free_speech_chart

There’s an irony to how these people claim oppression by a simple act of a single person, or one, lone, insignificant organisation, not wanting to put up with their shit for an evening or two. Yet, often, the views being “censored” are very much of a kind that endorses (Warning: Social Justice Jargon Aheadsystematic oppression.

“Oh, you hate migrants, gays, transgender men and women…? Good for you, Skippy, but we’re not interested. We’re going to put your talk on the back-burner and invite someone with a more positive message, instead.” That’s it. That’s all that’s involved in this process. Yes, I’m sure it is a little tragic that we exclude people from certain aspects of one conversation happening in one place in the country at one time, but in the grand scheme of things I can’t help but shrug.

After all, if their speech was genuinely under threat, then how could we possibly know what they had to say in advance?

The answer: it’s 2016, we have the internet, and odds are they’ve been doing the speaking circuit for decades. We know what’s coming. I don’t need someone to come to me to say their piece – it’s out there, because speech in a western democracy is pretty free. We’ve read it. We were unconvinced by it. And those opinions are probably pretty mainstream, too.

I get it, I do. If you’re used to barging around getting your way, getting unrestricted attention and praise, and have people fawn over you saying “oh, aren’t you so brave saying these perfectly mainstream things in a safe environment!”, when someone comes along and slaps a boundary on you it will feel bad. But if your only opportunity to express how bad it really feels is in your nationally syndicated newspaper column read by millions, in a special magazine report with you taking centre-stage, in blogs shared by thousands, and on prime-time television and radio shows… just fuck off and get over yourself already because I’m sick of your bullshit.

Unpopular Opinion Alert – No, I Don’t Care

Stuff is getting too predictable…

  1. Tragedy happens in a European country.
  2. People declare solidarity, mourn the tragedy, stand together, make grand gestures, etc.
  3. A few others declare “BUT WHAT ABOUT [X] and [Y]?!?” and “But you didn’t show this for another country further away!!”
  4. Another addition is “but we can care about more than one thing” noting that we do care about [X] and [Y] and showing solidarity with the local tragedy doesn’t say we can’t.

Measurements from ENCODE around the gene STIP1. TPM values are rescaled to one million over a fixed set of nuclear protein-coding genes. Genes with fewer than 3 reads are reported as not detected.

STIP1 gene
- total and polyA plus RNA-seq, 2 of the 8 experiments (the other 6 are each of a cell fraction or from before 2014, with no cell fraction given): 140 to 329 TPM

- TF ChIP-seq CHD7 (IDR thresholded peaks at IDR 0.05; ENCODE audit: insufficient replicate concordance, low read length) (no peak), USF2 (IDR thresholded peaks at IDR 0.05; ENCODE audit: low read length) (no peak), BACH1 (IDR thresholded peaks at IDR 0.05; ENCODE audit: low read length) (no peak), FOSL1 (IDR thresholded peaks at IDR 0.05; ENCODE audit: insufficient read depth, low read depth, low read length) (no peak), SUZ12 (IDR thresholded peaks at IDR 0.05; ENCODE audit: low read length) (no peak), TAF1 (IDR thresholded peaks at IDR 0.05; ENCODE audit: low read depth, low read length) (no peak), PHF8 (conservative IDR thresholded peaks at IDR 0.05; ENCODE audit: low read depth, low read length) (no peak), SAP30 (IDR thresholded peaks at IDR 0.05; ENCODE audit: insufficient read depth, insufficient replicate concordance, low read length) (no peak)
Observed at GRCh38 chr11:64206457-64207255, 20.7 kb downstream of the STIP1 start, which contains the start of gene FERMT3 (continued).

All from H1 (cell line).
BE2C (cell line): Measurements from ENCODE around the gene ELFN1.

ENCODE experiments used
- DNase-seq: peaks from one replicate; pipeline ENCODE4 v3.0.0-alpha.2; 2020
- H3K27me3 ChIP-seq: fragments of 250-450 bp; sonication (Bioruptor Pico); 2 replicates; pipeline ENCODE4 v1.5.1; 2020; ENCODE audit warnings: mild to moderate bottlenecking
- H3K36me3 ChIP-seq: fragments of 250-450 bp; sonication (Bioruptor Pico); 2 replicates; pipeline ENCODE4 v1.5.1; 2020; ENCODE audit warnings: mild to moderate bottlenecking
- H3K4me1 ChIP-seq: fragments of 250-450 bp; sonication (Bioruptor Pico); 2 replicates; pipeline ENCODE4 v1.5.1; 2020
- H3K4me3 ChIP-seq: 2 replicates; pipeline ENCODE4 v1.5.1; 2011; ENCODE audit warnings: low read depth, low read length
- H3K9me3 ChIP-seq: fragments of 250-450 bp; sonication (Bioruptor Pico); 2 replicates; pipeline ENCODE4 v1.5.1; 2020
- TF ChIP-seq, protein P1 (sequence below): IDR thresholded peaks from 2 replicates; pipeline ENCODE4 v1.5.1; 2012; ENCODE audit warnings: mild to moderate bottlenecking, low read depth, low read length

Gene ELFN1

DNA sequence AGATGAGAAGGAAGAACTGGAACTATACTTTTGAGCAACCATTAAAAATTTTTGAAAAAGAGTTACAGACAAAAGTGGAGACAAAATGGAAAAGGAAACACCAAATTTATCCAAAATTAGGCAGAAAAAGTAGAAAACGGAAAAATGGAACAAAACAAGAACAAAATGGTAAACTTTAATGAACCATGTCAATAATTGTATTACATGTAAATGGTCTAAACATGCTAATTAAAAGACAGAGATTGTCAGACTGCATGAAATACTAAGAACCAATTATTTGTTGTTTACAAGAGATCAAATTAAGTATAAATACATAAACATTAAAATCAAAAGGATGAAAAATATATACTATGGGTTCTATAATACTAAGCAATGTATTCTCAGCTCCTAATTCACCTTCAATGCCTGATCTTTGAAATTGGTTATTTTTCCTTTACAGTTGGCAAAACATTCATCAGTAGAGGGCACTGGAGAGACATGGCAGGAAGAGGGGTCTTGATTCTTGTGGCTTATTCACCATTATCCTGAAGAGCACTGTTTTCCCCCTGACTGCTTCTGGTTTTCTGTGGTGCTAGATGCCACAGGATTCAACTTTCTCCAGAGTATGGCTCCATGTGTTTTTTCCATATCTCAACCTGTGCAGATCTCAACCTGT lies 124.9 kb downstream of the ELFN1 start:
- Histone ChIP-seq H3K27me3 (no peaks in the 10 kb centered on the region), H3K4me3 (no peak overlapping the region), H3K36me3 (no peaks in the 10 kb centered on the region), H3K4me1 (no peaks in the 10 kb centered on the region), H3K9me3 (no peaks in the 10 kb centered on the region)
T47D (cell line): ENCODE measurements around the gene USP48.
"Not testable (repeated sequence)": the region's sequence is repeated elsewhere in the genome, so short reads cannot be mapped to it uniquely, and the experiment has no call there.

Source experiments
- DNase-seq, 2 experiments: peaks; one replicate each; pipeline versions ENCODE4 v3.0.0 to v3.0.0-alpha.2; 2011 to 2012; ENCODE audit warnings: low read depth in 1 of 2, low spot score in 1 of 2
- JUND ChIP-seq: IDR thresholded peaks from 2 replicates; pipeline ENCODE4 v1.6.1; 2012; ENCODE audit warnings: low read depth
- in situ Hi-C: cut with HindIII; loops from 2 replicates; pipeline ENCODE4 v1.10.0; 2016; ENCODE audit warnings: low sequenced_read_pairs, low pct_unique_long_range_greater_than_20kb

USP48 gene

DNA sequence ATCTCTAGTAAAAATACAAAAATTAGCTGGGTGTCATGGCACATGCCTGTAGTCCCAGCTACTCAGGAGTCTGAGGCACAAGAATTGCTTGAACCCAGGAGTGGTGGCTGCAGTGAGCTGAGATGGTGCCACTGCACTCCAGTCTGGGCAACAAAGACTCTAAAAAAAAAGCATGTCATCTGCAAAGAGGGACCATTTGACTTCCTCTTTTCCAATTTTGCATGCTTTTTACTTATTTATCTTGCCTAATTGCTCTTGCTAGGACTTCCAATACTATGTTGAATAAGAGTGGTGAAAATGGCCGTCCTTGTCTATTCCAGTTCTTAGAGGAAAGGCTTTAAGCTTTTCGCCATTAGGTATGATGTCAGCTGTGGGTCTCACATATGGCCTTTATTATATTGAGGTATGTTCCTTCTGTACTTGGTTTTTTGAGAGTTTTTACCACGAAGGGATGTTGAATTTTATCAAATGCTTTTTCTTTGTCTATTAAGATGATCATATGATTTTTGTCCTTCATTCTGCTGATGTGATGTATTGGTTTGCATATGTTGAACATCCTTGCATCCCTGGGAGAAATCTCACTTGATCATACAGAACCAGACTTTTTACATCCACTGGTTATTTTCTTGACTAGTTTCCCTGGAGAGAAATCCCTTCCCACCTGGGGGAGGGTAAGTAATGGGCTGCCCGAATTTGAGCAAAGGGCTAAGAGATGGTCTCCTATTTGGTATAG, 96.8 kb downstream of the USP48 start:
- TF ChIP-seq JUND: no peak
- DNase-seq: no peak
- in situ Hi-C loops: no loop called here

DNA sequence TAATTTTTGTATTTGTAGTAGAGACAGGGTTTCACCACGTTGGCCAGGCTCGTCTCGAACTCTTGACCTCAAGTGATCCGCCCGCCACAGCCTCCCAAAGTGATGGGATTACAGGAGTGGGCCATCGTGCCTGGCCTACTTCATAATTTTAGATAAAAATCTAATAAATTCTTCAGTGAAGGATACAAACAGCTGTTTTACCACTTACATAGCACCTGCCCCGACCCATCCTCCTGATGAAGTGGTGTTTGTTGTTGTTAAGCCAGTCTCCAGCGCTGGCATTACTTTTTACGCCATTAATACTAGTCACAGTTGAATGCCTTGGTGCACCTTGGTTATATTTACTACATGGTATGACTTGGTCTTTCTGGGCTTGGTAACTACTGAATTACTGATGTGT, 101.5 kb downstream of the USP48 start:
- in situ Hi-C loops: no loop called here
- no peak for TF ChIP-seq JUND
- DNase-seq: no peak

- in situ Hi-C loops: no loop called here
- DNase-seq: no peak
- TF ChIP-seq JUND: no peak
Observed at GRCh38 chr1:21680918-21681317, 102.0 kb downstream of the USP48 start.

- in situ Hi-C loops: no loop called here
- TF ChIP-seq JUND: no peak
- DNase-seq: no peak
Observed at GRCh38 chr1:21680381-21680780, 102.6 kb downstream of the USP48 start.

Those making point no.3 irk me. I can’t stand it. Do you really care? Are you really involved and deeply compassionate about those events? Or, are you just saying this to show off? “Look how much more knowledgeable I am than you!” It’s showing off. It’s nothing but self-serving mock-compassion to say that you’re better at it than everyone else. And that always annoys me – the kind of “I can feminist more than you” and “I’m better at atheisting than you” and “I can compassionate better than you!” showboating that comes across as crass asshattery.

Yes, point no.3 pisses me off, still does, and will probably continue for a while yet.

But this time around… I think I’m losing patience with point no.4, too. It’s been my go-to position for a while. “I can care about more than one thing” I’d say. But on close reflection it’s a lie. Did I really care?

No, honestly. I didn’t care. And I don’t now. I don’t know why, and I can’t quite figure it out. But I struggle to really care. I look at the news and shrug. I can say the words, but every time it feels more like a conditioned response. I don’t feel much. I’m starting to think compassion is, in fact, a zero-sum game. If I care more about Belgium I’ll care less about Yemen. If I care more about Yemen I’ll care less about Belgium. Or I can very superficially care about both, but I have to spread thinly over it. I can muster a brief “sigh” and a “isn’t the world shit?” and then move on with the frantic pace of life. “Shit, rapists are going free”, “damn, the Republicans are racist as fuck”, “wait, did the Conservatives just try to screw over the disabled again!?”